The Bougie: Use Wisely To Avoid Rare But Serious Complications

Inserting a bougie to assist with difficult intubation

Inserting a bougie to assist with difficult intubation

One of the simplest and most valuable devices to help with a difficult intubation is the bougie. The primary use is a difficult intubation, when you cannot see the larynx well but are able to predict where the glottic opening should be based on anatomy. However bougies must be used with care to avoid patient injury.

The bougie is an endotracheal introducer that is made of a braided polyester base with a resin coating, giving it both flexibility and stiffness at body temperature. The standard size for intubation is 15 Fr, which is 60 cm long. There is a 10 Fr pediatric version which can be used for endotracheal tubes as small as 4 to 6mm. A bougie will retain the curvature given to it, making it very useful for anterior airways. I highly recommend that you have a bougie in the room whenever you intubate because it is a quick and easy aide when the unexpected difficult intubation occurs. However, like so many of our tools you you have to use it wisely or you can seriously hurt your patient. Continue reading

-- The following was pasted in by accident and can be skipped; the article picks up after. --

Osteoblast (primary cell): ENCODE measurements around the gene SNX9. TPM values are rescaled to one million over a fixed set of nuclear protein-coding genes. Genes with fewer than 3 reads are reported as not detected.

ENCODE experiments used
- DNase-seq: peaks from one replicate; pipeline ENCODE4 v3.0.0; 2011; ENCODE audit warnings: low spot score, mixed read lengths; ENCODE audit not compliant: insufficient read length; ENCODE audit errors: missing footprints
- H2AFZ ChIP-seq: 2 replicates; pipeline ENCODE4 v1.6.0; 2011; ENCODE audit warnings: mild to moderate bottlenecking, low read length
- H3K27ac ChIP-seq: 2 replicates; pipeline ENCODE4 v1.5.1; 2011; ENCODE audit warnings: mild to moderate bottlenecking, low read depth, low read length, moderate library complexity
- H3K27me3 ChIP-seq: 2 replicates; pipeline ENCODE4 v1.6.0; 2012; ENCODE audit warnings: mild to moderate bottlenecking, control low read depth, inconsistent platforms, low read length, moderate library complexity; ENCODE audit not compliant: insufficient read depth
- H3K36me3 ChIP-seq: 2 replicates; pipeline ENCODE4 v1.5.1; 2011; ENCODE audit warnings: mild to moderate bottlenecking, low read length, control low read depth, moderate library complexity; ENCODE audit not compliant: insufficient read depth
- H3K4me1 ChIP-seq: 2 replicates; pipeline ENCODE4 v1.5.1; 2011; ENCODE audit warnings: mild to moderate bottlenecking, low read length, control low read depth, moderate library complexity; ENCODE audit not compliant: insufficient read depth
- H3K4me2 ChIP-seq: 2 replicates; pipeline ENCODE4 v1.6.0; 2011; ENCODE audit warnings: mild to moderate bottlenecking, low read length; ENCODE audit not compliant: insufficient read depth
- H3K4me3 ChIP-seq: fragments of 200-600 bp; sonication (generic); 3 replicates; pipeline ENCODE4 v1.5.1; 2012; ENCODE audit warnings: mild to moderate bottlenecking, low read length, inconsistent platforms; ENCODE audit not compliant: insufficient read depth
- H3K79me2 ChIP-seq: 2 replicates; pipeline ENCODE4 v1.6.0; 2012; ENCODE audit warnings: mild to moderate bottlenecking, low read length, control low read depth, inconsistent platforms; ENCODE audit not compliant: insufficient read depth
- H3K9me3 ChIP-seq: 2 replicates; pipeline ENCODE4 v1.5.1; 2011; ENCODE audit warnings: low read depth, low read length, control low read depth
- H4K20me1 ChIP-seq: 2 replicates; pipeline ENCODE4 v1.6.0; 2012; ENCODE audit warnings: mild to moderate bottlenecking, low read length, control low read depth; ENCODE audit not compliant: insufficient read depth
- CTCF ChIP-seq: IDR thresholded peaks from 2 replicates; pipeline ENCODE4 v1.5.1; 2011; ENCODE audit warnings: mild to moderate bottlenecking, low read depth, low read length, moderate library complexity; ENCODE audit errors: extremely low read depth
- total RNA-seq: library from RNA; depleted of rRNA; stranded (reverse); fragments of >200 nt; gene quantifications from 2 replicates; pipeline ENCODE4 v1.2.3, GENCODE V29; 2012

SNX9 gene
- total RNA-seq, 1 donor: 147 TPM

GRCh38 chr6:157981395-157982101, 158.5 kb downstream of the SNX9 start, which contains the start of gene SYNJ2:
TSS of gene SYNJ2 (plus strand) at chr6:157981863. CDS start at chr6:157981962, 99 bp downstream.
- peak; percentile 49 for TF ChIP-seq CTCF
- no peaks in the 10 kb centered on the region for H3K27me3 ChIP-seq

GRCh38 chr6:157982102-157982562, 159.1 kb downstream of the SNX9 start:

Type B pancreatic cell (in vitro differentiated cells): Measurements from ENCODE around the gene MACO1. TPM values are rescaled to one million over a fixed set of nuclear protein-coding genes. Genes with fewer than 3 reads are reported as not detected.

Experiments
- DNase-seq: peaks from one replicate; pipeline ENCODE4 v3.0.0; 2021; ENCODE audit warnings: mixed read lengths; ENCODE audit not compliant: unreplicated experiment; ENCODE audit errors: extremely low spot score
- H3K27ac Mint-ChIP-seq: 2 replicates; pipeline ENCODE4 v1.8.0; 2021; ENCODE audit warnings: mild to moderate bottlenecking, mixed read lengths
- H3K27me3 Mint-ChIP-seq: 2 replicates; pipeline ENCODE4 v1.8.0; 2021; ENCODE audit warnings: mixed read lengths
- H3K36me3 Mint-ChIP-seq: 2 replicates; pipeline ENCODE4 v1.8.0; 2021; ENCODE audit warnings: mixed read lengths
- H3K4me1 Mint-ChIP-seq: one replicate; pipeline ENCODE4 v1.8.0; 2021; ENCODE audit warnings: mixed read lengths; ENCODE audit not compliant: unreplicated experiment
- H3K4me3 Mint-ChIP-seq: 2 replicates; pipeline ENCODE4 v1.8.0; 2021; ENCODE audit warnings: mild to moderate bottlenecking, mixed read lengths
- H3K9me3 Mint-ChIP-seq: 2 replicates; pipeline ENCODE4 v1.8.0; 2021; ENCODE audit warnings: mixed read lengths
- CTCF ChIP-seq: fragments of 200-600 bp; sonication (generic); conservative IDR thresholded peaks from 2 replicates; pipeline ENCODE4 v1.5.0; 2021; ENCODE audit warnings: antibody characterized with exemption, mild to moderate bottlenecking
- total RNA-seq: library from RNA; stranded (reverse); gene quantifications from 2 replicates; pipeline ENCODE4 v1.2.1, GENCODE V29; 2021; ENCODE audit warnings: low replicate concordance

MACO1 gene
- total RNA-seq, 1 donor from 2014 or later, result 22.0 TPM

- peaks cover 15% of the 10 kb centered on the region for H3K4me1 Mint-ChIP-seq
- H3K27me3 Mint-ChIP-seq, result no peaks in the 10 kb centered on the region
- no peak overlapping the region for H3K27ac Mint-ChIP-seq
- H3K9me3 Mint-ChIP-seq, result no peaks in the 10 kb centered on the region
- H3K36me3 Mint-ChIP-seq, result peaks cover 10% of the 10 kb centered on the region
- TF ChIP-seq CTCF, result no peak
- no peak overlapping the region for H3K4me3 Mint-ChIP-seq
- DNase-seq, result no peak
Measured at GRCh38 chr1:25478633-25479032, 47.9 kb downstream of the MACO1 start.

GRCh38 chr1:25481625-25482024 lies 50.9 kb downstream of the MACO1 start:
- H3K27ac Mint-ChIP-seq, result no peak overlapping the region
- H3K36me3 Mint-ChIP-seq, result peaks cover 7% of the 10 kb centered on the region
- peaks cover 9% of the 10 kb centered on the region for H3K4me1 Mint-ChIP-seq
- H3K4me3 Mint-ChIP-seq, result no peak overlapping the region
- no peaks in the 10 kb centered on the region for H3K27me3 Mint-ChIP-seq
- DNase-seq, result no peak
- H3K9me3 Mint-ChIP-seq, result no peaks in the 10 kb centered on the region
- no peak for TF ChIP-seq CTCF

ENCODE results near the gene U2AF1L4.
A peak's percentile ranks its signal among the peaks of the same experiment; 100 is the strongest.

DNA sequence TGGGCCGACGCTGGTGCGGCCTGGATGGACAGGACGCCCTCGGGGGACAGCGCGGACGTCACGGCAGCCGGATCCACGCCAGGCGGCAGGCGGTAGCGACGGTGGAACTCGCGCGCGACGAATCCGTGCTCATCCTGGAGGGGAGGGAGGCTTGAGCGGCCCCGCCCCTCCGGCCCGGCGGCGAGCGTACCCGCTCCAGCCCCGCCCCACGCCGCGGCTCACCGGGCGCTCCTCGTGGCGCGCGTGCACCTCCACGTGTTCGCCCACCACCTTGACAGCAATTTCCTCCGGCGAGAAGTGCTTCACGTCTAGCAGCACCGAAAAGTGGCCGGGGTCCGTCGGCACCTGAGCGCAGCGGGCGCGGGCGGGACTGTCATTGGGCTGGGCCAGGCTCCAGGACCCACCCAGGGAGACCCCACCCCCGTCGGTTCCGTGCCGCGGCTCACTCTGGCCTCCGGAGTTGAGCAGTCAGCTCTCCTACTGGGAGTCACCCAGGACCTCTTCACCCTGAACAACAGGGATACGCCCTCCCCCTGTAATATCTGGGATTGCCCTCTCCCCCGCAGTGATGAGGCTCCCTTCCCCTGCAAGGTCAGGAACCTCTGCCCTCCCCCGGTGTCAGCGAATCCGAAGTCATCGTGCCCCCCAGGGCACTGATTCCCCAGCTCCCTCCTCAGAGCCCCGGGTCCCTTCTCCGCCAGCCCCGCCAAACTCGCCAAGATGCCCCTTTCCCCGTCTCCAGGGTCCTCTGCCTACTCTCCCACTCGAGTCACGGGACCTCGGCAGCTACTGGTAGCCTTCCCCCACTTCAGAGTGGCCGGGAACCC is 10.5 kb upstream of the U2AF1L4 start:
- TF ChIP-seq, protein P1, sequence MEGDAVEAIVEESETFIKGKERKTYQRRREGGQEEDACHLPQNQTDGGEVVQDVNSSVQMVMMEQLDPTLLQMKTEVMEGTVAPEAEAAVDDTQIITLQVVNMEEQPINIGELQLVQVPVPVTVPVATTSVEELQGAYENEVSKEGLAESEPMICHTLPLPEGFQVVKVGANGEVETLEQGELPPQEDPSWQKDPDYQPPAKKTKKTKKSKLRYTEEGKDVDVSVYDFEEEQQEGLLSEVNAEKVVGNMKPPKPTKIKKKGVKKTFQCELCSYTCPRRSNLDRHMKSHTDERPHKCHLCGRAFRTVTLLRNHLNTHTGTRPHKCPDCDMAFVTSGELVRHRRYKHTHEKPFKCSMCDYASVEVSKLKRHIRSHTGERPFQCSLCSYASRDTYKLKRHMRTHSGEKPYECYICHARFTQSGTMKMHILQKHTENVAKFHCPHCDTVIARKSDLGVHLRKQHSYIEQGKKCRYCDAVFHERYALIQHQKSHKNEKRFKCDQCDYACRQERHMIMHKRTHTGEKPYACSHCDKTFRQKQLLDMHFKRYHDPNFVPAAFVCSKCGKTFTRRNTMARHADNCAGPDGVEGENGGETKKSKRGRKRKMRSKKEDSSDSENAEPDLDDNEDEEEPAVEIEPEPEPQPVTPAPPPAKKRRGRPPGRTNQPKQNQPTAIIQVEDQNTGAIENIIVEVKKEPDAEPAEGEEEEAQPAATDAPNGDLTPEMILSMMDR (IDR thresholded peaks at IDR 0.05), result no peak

Tips for Mastering the LMA Fastrach

The rare “can’t intubate-can’t ventilate” scenario is frightening. It’s important to master as many techniques as possible to prepare for this possibility. Video laryngoscopes have helped a lot with unexpected difficult intubations, but you can’t ventilate a patient with a Glidescope. One intubation device exists that is designed specifically designed to ventilate a patient intermittently during a prolonged intubation attempt: the LMA Fastrach.

Knowing how to use this tool could potentially save a patient’s life.  Using the Fastrach is not difficult. However, there are enough steps during intubation, as well as during safe removal of the device without accidental extubation, that  can make it seem intimidating. In addition to some tips and tricks that make it work, you’ll find a link below to a video clip of intubating a patient with the Fastrach.